The organization hopes the movement will inspire local teens between sixth and 12th grades to commit to a drug-free life through the project.
Their commitment will be met with incentives to encourage a healthy mindset. When kids apply for membership, they sign a commitment form, validate their pledge with a parent-approved drug test and receive a photo ID card, which provides them with special perks and discounts across the community. With membership, they will learn to make the right choices when it comes to drugs, nicotine and alcohol.
According to the Public Outreach Coordinator Chrissie Salazar, substance use of Punta Gorda teens has dropped in recent years.
“We do know that 9% use cigarettes, and yet 22% are using e-cigarettes or vaping. It’s important to note that the vaping statistic for late 2020 is down from 31% use in 2019,” she said.
Salazar also stated, from the organization’s findings, 75% of teens don’t use alcohol, 80% don’t use marijuana, and the teen prescription drug abuse has declined from 20% in 2014, the year the coalition began, to 10% currently.
Program Coordinator Monica Babcock said there’s a reason the community’s involvement in the program contributes to the decrease in teen substance abuse.
“As the community businesses, schools, parents and social service agencies support this effort, we create a local culture that demonstrates how much we respect teens who choose to be alcohol, nicotine, and drug free and celebrate their decision,” said Babcock.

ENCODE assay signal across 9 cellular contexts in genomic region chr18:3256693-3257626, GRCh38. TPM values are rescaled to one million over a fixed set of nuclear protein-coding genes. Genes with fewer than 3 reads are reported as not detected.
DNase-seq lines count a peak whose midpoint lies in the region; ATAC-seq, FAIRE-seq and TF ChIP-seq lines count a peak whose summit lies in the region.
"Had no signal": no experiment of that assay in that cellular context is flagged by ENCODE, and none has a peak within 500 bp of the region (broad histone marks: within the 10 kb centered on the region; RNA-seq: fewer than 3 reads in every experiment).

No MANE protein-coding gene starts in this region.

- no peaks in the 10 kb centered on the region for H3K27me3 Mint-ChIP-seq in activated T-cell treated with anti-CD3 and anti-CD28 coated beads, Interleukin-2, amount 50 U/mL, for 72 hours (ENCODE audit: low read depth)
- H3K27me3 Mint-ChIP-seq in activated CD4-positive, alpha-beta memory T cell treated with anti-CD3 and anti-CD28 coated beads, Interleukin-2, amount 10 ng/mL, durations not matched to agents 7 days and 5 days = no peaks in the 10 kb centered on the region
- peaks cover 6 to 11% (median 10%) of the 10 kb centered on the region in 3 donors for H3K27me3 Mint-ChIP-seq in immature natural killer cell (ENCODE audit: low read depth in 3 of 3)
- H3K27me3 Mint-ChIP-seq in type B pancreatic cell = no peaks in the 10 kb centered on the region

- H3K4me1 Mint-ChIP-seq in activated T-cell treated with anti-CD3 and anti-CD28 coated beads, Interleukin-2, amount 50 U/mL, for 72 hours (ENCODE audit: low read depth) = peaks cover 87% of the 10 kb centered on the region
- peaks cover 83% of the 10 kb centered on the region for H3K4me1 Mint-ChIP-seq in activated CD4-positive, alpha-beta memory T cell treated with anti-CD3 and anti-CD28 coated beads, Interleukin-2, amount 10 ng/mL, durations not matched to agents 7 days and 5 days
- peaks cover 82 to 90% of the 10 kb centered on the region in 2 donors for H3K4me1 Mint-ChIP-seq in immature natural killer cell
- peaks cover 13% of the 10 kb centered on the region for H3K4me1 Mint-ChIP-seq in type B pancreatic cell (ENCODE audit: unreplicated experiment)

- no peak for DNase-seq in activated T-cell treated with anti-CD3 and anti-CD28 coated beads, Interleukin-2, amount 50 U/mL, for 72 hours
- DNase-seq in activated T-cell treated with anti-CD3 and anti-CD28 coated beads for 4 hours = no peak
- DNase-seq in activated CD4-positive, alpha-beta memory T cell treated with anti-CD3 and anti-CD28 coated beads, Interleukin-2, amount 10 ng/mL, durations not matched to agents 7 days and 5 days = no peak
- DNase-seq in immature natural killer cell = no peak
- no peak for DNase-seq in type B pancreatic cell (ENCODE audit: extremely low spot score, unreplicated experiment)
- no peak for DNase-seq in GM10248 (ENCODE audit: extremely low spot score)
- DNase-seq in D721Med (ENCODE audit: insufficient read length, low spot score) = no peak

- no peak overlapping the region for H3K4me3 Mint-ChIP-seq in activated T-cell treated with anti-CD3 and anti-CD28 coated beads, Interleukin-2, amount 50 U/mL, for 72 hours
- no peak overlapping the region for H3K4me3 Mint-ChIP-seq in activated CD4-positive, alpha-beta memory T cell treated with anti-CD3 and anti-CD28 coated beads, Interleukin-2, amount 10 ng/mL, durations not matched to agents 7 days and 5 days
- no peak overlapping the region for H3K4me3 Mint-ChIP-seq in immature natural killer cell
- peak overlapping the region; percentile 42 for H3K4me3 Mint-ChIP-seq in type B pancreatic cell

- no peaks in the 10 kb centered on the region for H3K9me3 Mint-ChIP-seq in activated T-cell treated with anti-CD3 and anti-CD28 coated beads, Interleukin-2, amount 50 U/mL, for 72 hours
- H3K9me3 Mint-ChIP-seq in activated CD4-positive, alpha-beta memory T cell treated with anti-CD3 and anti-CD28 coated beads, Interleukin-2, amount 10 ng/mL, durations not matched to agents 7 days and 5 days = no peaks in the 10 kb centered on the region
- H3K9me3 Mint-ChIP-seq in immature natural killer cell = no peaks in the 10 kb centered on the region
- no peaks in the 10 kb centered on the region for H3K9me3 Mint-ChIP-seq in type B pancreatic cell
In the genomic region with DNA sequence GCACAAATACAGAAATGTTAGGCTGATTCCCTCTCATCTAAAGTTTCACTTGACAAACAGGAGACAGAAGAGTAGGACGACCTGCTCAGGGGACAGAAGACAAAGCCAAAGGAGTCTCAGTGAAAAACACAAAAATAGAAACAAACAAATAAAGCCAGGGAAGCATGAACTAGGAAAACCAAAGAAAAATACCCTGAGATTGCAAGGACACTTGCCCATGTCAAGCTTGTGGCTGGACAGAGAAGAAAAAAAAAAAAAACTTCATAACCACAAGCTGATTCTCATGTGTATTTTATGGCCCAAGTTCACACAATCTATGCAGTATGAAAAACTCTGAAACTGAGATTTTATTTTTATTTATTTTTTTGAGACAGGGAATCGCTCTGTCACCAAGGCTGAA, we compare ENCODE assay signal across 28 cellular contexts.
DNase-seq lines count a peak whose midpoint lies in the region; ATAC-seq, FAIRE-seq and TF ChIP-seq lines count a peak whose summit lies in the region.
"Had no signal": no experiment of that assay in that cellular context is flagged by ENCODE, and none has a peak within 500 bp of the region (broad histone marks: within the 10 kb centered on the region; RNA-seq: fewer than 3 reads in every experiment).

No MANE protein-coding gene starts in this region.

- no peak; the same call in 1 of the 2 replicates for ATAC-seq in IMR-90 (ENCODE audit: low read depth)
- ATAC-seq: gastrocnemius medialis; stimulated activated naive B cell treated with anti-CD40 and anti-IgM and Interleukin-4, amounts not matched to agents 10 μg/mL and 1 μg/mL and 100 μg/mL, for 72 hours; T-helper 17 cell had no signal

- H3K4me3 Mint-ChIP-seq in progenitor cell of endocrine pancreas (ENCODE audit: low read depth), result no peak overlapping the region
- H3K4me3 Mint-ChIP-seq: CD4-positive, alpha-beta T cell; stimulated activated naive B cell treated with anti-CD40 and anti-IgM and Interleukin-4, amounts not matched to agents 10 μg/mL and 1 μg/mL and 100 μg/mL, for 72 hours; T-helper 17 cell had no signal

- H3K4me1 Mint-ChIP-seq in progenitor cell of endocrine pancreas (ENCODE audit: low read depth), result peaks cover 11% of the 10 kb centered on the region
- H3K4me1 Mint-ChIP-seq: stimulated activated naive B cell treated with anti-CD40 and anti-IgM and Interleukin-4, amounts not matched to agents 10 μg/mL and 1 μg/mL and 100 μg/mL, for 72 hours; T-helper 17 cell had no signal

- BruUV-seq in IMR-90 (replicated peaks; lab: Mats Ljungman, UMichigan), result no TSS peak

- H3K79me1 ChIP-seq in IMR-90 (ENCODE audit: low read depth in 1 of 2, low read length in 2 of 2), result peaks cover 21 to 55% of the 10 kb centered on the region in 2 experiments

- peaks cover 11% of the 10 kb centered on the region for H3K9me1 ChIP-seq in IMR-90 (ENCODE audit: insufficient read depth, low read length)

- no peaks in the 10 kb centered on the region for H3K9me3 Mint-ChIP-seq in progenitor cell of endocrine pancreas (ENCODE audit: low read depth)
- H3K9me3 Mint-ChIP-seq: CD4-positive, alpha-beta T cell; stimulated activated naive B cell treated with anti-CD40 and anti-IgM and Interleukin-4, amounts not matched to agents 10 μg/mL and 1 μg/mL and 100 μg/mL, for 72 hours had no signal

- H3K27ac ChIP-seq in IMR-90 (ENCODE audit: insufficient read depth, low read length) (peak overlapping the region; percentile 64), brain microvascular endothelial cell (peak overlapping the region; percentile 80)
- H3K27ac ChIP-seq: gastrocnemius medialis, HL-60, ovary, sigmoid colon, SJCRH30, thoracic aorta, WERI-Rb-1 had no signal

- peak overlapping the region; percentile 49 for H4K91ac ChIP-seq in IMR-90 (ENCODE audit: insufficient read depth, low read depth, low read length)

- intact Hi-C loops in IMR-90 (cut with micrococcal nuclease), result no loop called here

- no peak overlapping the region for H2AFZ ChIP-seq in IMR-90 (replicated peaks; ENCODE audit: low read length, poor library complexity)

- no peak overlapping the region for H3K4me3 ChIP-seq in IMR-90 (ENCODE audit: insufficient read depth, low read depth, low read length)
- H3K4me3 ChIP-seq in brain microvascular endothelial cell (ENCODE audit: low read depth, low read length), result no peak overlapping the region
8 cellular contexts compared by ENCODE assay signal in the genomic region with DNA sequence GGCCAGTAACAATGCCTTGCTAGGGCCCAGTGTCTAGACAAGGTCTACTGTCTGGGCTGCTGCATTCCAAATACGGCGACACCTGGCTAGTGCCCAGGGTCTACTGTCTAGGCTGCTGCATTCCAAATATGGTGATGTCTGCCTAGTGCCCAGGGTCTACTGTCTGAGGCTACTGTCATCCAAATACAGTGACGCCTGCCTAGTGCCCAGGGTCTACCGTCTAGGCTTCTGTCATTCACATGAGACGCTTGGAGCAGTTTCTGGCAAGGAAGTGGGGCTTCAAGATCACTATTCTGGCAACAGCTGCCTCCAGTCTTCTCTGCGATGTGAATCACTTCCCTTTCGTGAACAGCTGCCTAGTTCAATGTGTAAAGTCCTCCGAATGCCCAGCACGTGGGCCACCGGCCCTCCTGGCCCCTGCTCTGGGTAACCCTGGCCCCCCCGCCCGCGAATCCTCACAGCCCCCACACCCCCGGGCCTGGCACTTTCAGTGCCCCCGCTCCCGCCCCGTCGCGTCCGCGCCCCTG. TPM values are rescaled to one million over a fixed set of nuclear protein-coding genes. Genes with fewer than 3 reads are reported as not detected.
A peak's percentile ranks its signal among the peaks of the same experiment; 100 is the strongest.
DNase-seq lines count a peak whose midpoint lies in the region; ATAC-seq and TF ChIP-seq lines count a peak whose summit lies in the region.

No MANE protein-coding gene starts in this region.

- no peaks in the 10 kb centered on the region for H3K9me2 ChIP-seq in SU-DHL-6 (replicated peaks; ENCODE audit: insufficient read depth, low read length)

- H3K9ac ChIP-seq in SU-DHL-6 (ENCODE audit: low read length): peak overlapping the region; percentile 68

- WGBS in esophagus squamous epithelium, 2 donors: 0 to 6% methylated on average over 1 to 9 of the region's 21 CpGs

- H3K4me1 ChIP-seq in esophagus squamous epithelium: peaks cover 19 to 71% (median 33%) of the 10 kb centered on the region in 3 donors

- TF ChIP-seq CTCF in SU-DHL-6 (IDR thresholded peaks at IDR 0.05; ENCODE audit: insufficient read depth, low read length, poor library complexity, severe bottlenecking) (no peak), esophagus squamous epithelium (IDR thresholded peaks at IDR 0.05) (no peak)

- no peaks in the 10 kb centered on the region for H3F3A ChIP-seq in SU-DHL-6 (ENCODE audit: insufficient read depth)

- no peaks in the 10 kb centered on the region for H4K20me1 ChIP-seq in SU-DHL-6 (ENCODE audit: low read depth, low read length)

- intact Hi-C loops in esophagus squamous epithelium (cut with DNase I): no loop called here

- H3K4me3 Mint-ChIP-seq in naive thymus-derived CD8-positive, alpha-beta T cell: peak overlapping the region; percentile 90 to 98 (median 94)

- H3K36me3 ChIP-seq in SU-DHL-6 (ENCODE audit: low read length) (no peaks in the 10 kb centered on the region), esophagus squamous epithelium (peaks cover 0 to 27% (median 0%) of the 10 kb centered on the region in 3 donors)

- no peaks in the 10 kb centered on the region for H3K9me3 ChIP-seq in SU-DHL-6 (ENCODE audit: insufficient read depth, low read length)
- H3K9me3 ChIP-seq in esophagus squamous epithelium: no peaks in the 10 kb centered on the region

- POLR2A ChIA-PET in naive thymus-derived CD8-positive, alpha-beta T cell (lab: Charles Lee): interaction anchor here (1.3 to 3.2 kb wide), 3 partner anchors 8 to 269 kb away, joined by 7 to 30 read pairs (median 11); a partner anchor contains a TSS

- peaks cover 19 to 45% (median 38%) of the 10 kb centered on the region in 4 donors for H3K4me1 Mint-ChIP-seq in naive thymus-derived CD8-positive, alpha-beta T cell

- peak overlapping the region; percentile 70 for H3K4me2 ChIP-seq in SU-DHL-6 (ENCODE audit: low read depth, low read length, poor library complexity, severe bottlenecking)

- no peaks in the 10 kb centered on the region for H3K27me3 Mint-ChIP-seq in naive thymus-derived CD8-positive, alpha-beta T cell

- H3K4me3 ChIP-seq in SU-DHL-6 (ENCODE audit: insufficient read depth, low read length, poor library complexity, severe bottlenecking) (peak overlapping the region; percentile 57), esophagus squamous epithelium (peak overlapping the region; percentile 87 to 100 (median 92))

In the organization’s recent meeting, Babcock stated they have received funding from Archway Institute, the Congregational United Church of Christ and the Punta Gorda Isles Civic Association’s organization, Beyond Ourselves.
“Praise the Lord,” said Babcock. “We have enough to get the program started.”
Courtesy of the Bayfront Center YMCA, the initiative will have a location to meet monthly at. If they receive approval to meet at the South County Regional Park, the group will meet twice a month on Thursday evenings.
Babcock had participants brainstorm ways to kick off the initiative while keeping kids safe.
Anthony Pribble, board member of Do The Right Thing and a retired Punta Gorda Police Department officer, spoke on his thoughts on organizing kid-friendly activities during the pandemic.
“I always come up with the bounce house and game ideas for the kids, but with the state we’re in right now, I have to put my thinking cap on,” he said.
Nonetheless, community support will drive the initiative.
“Business owners will recognize their membership and be able to tell a student they are proud of them. It gives me goosebumps,” said Salazar.
The initiative will kick off on April 22. The organization plans to have students reserve time slots for registration to keep the crowds down to a minimum. Further details have yet to be released.